Since I’ve been skipping out on my blogging fix the past few weeks, I wanted to do a quick review of a product that I literally just sat down to eat and felt compelled to write about. It’s a well known fact that writing scathing reviews is more fun and easier to do than writing a good review so let the fun begin. Lately I’ve had a slight obsession with Greek Yogurt (specifically Chobani Vanilla Greek Yogurt) and since Walmart didn’t have Chobani, discouraged as I was, I though I’d try out Stonyfield’s Organic Greek Yogurt line, “Oikos”. I love their organic plain yogurt so I figured this couldn’t be too bad. That was a pricey mistake. What I have grown to love so much about this kind of yogurt is, firstly, its smooth and dense consistency (not at all a gag-inducing consistency like regular yogurt can be), and secondly, its unique tart flavor. It’s so rare to find food that has that kind of tartness naturally and isn’t a form of candy. Hence, when I opened up the Oikos Greek Yogurt and found about a half inch of golden watery liquid in the bottom of the cup (it was honey flavored), I was slightly deterred. I thought that maybe it wouldn’t water it down too much and it would just add a nice sweet flavor. Unfortunately, it did water it down, swiflty converting that thick creamy consistency into a watery, grainy one. P.S. I have no idea where the “grains” came from. Those were weird and I’m thinking maybe they were solidified bits of honey? The flavoring also over-sweetened it and eliminated the tartness I like so much. I realize that I could have chosen a flavor that wasn’t “honey”, clearly a sweetening agent. I’m just wondering if there’s a way to add sweetness but stay true to the tart nature of the food. Anyways, no hard feeling Stonyfield, I still love your regular yogurt. However when I go Greek, I’m sticking with Chobani.
Monthly Archives: March 2010
Last semester one of my friends and I had the pleasure of watching “Smoke Signals” for a class we were taking together (http://www.imdb.com/title/tt0120321/). Based off of the lives of several youths living on an Indian reservation, the movie explores cliches about Indians that are well known throughout the U.S. such as alcoholism, poor living conditions, traditional Indian practices, and spirituality to name a few. Ironically, in comparison to something like, say, “Dances with Wolves”, it almost seems less “authentic” in its Native American-ness because there aren’t as many theatrics. Of course, that’s the case with most Hollywood movies; more theatrics, less reality.
The movie (Smoke Signals) is based off a screen play by Sherman Alexie who creates (in my opinion) a rather unremarkable character named Victor Joseph, and a completely enthralling character, Thomas Builds-the-Fire. Since I didn’t intend for this post to turn into a movie review, I’ll just say that in several shots, Thomas is wearing a shirt that says “Frybread Power”. It sort of looks like a Superman shirt. Fry bread actually becomes a pretty significant part of the film for several reasons but mostly, its one of the few similarities that the viewer can initially find between Victor and Thomas in an otherwise very strange relationship between two personality opposites; they both love frybread.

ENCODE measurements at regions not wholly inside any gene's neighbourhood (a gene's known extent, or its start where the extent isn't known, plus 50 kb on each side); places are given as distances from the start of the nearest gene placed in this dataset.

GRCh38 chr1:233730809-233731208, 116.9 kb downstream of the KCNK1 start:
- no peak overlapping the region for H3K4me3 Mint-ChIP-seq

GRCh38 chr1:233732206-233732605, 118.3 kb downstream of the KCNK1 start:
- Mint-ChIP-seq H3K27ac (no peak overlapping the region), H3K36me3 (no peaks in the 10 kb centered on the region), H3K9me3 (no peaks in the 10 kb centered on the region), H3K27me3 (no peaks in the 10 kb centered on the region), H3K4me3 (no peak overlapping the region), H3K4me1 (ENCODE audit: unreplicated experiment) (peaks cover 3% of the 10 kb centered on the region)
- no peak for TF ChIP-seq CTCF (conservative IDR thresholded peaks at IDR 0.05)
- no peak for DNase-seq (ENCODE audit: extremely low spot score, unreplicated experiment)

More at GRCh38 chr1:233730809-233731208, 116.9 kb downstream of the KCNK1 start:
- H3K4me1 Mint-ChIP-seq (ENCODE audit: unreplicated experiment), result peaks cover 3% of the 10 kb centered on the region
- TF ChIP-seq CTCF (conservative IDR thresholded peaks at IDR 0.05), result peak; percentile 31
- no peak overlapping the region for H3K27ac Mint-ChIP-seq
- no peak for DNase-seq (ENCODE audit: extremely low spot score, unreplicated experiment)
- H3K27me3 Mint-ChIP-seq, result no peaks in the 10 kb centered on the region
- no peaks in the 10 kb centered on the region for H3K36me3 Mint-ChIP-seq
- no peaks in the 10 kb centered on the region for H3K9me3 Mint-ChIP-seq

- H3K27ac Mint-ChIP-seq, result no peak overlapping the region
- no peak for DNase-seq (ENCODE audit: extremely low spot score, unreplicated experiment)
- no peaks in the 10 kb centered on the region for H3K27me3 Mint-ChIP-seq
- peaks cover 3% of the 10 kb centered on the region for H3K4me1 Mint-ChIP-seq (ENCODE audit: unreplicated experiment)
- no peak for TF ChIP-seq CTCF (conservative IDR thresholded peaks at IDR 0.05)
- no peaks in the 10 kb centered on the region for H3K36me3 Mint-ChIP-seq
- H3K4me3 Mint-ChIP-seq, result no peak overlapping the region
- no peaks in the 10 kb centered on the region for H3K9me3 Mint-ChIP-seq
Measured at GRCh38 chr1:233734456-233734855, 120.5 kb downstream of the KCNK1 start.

So anyways…my friend and I wanted to try out this food that’s sort of deified in the movie. Our professor sent a really cool link that has frybread recipes from different Native American tribes, each with their own twist (http://www.manataka.org/page180.html). We tried the Cherokee one and it turned out really well. A few tidbits of advice however. Firstly, make sure your oil is super hot (obvious advice for most, but being a frying newb and all, I had to learn from experience). Also, roll the dough balls out as thin as you can. We both agreed the thicker ones weren’t as tasty. As for toppings, the website has lots of recommendations. We tried strawberry jam, powdered sugar, apple butter, honey, and rice. I really liked the rice and apple butter and my friend preferred the honey.
I feel like I should put up some sort of disclaimer that my intent in this post isn’t to become a kind of food orientalist and exoticize the traditional food of Native Americans. Whenever I make food that’s not from my own culture I realize I’m removing it from its cultural context, so creating a kind of balance between respect and curiosity is always tricky. However, this website seems to show a lot of pride in their food traditions and since they’ve posted it on the internet, seemingly with the intent of sharing, I thought it was okay. I really enjoyed trying these recipes out and the nice thing about breads like these (similar to other flat breads) is that you can kind of dress them up or down. Pairing them with something sweeter like honey pulls out a different flavor from the frybread than pairing them with something more savory like rice. Either way, I thought they were delicious.